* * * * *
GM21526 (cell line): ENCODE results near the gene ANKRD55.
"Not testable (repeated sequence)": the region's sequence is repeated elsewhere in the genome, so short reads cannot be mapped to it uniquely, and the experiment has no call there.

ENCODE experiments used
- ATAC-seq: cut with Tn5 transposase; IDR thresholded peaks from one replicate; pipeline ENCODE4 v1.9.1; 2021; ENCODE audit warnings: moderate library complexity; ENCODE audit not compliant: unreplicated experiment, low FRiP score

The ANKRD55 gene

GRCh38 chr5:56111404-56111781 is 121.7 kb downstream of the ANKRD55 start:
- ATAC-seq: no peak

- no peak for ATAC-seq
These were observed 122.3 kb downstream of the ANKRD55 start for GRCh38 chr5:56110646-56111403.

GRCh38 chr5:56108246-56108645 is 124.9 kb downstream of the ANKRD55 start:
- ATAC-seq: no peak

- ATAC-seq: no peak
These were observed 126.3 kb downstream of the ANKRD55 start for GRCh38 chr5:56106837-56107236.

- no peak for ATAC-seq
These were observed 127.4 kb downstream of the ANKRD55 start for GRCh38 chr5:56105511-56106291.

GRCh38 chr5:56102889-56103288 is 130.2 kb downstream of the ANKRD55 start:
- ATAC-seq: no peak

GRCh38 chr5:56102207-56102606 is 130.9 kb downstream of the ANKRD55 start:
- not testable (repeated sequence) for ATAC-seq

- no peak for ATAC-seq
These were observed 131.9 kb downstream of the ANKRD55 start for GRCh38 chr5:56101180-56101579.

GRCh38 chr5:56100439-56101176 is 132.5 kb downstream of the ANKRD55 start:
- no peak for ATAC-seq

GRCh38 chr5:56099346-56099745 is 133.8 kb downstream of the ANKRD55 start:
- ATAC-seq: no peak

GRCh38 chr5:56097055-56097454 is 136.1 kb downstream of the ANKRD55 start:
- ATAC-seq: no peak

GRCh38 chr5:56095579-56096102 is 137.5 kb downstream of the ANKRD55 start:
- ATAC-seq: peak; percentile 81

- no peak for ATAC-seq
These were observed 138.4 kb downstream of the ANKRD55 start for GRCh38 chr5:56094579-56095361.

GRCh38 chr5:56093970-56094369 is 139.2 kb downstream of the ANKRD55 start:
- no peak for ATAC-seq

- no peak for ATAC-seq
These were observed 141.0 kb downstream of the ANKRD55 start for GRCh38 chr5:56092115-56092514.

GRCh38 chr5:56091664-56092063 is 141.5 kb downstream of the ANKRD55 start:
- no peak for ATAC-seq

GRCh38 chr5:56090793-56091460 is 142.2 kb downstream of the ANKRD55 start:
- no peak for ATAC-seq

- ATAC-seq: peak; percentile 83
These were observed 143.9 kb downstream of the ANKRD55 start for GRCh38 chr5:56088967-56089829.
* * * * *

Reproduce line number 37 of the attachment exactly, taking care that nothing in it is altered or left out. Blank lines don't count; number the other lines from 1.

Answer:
- no peak for ATAC-seq